Digital and Green
Author: Markus Strehlitz
IT plays a key role in many companies’ sustainability strategy. It provides relevant data and enables digitized processes. Thanks to the cloud, it can also be used energy-efficiently itself.
Digitization is advancing in all industries. The increasing use of IT is opening up countless new opportunities. But at the same time, these systems also consume large amounts of energy. From a sustainability perspective, this is a challenge.
And this way of thinking is becoming increasingly relevant as the importance of sustainability grows. According to their own statements, 38 percent of German companies already have a company-wide approach to sustainability, and another 40 percent have at least individual programs. These are the findings of a study by market research company IDC, which surveyed 200 companies with more than 100 employees across all industries in Germany. 80 percent of those surveyed said that the pandemic had given a further significant boost to the importance of sustainability.
How and whether IT is operated as an energy guzzler in companies is thus becoming an important question. One answer is the cloud. Companies who move their systems to the servers of a cloud provider also reduce energy consumption in their own data center. The companies surveyed in the IDC study see the reduction of energy costs and improvement of their CO2 footprint as the greatest sustainability benefits when choosing the cloud as their operating model.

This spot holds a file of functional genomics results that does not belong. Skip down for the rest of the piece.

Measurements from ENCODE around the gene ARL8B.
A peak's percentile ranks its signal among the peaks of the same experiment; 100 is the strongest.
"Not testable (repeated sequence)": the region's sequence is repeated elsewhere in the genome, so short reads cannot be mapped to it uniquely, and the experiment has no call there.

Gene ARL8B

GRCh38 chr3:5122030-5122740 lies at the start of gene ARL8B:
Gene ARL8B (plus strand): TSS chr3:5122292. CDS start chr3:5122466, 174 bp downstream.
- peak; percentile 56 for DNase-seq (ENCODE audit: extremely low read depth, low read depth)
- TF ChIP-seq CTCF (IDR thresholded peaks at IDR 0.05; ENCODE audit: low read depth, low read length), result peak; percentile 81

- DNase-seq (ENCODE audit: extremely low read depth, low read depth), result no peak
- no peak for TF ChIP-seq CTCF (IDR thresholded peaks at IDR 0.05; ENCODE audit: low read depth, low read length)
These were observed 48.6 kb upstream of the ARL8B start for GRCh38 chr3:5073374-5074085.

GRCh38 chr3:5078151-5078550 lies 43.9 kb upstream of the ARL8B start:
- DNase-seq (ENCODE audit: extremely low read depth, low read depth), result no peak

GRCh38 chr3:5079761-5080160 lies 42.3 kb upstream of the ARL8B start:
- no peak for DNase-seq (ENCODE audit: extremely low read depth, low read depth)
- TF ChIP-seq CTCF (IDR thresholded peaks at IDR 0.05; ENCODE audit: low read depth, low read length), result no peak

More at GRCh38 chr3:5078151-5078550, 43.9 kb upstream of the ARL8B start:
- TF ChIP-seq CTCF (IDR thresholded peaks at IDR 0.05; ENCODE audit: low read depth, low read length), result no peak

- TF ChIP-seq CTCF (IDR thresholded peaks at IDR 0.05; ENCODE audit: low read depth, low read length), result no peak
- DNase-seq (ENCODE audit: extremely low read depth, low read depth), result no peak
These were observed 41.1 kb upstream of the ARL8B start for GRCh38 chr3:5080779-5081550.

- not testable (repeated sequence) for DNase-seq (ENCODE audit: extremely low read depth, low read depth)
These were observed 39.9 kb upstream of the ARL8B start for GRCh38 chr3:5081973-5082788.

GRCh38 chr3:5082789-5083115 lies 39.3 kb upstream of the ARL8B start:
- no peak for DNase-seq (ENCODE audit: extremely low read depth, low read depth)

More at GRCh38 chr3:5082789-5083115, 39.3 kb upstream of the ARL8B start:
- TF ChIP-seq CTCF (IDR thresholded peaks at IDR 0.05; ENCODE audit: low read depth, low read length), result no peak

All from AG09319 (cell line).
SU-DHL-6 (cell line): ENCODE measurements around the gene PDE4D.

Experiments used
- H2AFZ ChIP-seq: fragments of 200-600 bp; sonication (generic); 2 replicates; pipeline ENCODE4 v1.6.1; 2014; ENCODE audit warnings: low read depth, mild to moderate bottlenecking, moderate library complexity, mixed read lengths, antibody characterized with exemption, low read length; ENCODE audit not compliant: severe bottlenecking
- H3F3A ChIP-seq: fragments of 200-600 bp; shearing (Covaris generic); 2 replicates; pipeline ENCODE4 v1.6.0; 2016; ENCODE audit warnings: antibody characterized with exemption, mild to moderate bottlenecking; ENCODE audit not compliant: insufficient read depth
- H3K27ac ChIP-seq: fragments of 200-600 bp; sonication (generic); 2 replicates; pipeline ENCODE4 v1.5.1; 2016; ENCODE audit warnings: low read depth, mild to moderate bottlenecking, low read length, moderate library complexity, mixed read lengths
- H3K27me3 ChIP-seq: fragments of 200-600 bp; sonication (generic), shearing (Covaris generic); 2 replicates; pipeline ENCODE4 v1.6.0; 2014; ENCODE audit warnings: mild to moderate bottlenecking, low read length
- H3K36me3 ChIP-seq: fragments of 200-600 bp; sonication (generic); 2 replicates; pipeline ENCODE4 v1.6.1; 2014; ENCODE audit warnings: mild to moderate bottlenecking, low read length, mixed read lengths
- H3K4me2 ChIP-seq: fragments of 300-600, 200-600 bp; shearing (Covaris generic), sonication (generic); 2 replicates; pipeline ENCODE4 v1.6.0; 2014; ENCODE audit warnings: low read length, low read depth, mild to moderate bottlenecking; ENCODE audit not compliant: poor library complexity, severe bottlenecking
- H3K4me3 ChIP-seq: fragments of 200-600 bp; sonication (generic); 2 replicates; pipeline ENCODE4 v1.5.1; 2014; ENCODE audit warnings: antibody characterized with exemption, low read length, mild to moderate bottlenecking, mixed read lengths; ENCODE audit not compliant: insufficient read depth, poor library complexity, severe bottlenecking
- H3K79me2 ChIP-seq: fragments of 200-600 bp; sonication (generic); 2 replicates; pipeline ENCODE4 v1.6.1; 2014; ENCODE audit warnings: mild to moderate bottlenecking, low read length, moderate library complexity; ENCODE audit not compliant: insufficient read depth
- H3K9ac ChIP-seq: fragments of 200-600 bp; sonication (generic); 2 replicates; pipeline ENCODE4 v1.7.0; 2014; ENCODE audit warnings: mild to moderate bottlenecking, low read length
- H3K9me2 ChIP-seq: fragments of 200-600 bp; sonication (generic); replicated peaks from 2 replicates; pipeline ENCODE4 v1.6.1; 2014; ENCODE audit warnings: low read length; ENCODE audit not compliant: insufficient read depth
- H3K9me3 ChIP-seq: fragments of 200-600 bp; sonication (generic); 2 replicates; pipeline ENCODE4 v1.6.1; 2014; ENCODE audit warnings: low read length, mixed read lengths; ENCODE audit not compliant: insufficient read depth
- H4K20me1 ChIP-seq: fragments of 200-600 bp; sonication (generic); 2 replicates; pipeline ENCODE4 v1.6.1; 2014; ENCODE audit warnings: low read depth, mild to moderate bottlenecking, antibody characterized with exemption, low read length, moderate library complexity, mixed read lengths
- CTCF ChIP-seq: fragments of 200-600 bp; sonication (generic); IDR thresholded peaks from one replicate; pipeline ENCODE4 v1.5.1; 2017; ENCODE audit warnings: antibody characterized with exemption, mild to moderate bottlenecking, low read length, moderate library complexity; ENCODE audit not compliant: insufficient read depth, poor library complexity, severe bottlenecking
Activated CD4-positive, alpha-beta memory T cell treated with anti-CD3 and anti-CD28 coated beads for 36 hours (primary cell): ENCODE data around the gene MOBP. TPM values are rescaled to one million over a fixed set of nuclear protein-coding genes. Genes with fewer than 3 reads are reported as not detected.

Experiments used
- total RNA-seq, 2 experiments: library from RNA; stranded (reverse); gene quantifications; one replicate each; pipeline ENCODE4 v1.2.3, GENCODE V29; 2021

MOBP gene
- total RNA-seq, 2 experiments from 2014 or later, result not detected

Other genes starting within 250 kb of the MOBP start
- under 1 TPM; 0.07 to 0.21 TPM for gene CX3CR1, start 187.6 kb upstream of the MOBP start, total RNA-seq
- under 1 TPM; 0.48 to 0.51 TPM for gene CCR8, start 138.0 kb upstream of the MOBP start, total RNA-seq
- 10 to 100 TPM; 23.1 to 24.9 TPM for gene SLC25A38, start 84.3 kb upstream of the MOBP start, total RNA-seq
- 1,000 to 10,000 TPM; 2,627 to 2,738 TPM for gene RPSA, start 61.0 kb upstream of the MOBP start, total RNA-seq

Cloud providers save energy
But they do not simply defer the problem. Many companies share resources in one cloud data center, making IT operation more efficient overall. Moreover, this is the providers’ core competence. It is in their own interest to operate data centers as energy-efficiently as possible and thus save costs. This is also what user companies are counting on. According to the study, 60 percent believe that large providers of cloud data centers can operate more sustainably than they would be able to do themselves. Above all, they see the benefits in using the most energy-efficient technology and renewable energy sources, and in higher server usage. In addition, software is also specially adapted for use in the cloud.
Large providers can confirm this with corresponding numbers. Microsoft, for example, has calculated its energy efficiency – based on four cloud applications that, together, are responsible for most of the energy consumption in the company’s own data centers. If the use of renewable energies is taken into account, the Microsoft cloud is 72 to 98 percent more efficient in terms of CO2 emissions than conventional company data centers, according to the provider.
DEKRA reduces paper consumption
DEKRA is also counting on these advantages. The company has outsourced a large part of its IT services to the Microsoft cloud (see interview with CIO Holger Ewald). Processes that DEKRA has successively digitized are also operated in the cloud. This example shows that IT is an effective means of promoting sustainability in one’s own organization. CIO Holger Ewald, for example, reports that he deliberately issued the digitization of processes as a guiding principle for each of his departments based on the concept of sustainability. “In concrete terms, this means that each department must digitize two of the globally deployed processes per year,” says Ewald. One of the goals is to massively reduce the consumption of paper and toner. In doing so, DEKRA is pursuing a zero-printer strategy that should result in “no more raw materials being used for printouts”, as Ewald explains.